Government has revealed the source of the $100 million announced by President Akufo-Addo to boost Ghana’s preparedness and response to the deadly coronavirus.
This comes on the back of Minority’s demand for details of the said allocation as the country braces its self over fears of a possible outbreak of the disease that has been declared a pandemic by the World Health Organization (WHO).
The President, in a public address on March 11, stated that the setting aside of the funds was necessary to step up the county’s preparedness to fight the disease in case of an outbreak.
“At my prompting, the Minister for Finance has made available the cedi equivalent of $100 million to enhance our coronavirus preparedness and response plan,” President Akufo-Addo said.
But the Minority in Parliament on Thursday was not convinced by the move.
According to the Ranking Member on the Health Committee Kwabena Mintah Akandoh, transparency is the only way to ensure proper tracking of the disbursement.
In an interview with a section of the media, Mr Akandoh argued that previous promises to dedicate ¢2.5 million and later ¢35 million did not materialize until the recent announcement by the President.
He also accused the government of paying lip service to the effort to prevent COVID-19 in the country.
But speaking on Joy FM’s Top Story Thursday, Information Minister Kojo Oppong Nkrumah said the fund was sourced from the Consolidated Fund and other donors partners committed to the fight against the disease.
“The money is coming from a combination of the central government of Ghana resource allocation from the Consolidated Funds and some donor support from some of our donor partners,” he said.
The World Bank had earlier made available an initial package of up to $12 billion in immediate support to assist countries in coping with the health and economic impacts of the global outbreak.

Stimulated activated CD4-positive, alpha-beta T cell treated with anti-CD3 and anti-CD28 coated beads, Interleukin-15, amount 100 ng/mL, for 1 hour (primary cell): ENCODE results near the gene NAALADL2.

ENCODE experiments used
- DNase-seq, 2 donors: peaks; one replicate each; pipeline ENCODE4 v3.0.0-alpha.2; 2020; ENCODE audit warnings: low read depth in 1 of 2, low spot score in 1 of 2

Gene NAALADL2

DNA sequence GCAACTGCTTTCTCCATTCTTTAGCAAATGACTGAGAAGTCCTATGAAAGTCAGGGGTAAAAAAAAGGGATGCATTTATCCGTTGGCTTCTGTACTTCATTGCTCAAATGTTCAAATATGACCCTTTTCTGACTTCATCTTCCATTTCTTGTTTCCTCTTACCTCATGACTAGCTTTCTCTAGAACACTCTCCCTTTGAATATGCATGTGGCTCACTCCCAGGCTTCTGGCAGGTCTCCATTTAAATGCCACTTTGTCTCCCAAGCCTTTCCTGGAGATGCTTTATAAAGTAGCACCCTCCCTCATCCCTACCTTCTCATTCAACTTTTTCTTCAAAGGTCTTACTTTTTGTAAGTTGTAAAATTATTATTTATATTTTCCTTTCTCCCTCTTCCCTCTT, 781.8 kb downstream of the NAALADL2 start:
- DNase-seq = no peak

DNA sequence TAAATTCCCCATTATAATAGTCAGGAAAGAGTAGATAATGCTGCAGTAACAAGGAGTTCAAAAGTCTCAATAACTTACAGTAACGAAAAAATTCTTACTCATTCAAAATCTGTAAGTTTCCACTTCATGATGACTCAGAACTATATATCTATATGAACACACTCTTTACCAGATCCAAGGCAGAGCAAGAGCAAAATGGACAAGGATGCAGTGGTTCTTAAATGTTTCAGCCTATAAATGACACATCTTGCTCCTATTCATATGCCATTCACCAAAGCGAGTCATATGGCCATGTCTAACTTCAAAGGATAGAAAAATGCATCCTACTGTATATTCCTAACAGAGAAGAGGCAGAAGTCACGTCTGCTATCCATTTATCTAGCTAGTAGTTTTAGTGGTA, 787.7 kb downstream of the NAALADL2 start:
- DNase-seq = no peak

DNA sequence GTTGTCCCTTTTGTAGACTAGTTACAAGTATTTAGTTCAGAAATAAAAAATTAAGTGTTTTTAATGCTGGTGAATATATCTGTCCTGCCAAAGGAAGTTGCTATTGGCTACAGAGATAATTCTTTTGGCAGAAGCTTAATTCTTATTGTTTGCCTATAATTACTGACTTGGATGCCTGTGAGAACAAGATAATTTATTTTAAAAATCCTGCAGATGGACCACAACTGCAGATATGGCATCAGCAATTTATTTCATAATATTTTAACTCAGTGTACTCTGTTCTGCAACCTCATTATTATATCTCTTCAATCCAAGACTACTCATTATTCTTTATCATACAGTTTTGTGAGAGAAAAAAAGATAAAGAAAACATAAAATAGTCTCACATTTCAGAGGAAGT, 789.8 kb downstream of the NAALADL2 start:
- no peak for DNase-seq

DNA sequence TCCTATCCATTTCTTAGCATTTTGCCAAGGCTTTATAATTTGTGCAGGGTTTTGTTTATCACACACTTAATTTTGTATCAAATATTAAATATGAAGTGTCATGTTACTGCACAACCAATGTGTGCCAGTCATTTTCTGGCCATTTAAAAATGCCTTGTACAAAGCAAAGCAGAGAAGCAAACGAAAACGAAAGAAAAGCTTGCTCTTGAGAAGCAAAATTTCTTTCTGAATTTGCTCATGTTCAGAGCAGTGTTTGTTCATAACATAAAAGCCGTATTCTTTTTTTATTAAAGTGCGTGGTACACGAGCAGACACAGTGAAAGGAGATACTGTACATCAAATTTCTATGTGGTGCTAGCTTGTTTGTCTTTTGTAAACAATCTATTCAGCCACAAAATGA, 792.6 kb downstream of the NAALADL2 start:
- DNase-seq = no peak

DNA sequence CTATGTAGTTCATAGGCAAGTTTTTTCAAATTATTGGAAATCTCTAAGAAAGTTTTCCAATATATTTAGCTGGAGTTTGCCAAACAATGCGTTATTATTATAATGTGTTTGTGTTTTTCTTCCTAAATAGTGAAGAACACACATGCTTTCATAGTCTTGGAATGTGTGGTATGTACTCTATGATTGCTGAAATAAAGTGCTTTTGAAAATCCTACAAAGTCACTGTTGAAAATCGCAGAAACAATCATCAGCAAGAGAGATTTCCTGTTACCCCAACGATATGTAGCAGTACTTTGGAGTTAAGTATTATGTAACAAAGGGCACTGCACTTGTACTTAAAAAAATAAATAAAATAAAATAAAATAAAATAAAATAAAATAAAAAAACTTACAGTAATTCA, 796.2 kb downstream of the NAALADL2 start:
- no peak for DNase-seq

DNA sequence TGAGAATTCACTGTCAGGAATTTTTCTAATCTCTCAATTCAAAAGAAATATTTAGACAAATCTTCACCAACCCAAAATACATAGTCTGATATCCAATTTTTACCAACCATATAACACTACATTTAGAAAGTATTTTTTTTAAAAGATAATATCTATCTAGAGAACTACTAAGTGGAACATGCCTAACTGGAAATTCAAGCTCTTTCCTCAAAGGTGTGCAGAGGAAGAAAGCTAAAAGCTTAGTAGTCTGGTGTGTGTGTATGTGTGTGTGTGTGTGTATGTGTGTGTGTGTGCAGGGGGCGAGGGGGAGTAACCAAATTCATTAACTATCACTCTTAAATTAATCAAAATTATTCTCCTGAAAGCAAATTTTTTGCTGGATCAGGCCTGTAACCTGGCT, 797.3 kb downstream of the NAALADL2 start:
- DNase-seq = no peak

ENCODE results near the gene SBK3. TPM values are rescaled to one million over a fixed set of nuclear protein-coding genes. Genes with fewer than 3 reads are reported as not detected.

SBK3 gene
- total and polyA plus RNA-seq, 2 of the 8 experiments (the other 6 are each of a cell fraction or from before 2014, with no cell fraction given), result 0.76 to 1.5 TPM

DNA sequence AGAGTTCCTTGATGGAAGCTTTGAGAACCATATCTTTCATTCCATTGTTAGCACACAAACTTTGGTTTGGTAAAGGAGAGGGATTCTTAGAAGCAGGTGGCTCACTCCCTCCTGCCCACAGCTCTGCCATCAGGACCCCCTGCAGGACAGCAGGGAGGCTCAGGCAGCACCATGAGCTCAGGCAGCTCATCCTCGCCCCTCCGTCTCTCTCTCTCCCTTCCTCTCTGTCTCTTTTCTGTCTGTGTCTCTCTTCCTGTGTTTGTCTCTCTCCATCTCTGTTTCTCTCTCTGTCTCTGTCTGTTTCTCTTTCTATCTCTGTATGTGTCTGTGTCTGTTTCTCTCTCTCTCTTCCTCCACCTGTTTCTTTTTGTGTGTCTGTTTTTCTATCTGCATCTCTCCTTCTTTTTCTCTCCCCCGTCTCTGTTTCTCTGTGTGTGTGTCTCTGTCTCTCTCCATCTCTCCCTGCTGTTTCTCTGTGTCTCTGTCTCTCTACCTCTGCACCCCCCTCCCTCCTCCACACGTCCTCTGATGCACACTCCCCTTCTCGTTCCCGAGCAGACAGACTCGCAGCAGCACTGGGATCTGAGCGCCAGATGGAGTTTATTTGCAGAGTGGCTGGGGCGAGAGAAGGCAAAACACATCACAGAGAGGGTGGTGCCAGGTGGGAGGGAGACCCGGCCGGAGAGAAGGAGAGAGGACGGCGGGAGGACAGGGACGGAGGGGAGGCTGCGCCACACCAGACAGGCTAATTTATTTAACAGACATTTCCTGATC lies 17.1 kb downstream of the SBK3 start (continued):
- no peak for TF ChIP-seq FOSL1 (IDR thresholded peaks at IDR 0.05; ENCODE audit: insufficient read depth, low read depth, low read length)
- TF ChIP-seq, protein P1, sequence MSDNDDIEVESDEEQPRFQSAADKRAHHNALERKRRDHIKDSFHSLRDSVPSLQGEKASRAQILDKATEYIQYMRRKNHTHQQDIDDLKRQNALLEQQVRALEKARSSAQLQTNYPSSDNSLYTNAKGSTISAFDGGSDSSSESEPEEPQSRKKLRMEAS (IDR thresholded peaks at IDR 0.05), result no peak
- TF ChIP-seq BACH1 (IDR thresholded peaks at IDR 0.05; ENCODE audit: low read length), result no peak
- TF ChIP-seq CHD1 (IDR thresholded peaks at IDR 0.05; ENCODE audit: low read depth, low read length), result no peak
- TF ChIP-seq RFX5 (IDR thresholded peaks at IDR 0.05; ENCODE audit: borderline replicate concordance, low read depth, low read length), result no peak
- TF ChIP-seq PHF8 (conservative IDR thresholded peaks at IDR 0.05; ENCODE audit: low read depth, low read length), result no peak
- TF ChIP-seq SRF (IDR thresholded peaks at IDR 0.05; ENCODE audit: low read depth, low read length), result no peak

Confirming Ghana’s receipt of some support from the Bank, Mr Nkrumah could, however, not readily provide details of the exact amount that hit Ghana’s account.
On the fraction secured from the Consolidated Fund and other donor partners, he said “I don’t have that in front of me right now but the lump sum is what I am able to share with you as the President mentioned.
The Minority was also critical about the fact that the fund was not subjected to scrutiny by Parliament before its approval and onwards disbursement.
But according to the Information Minister, it was an already appropriated fund which only required Executive approval.
“If it is an extra appropriation then it will require parliament approval. If it is a virement of an already existent expenditure item, it will not require parliamentary approval.
“That will require Executive approval… As we speak now I do not have a brief that says there is going to be an extra appropriation,” Mr Nkrumah justified.
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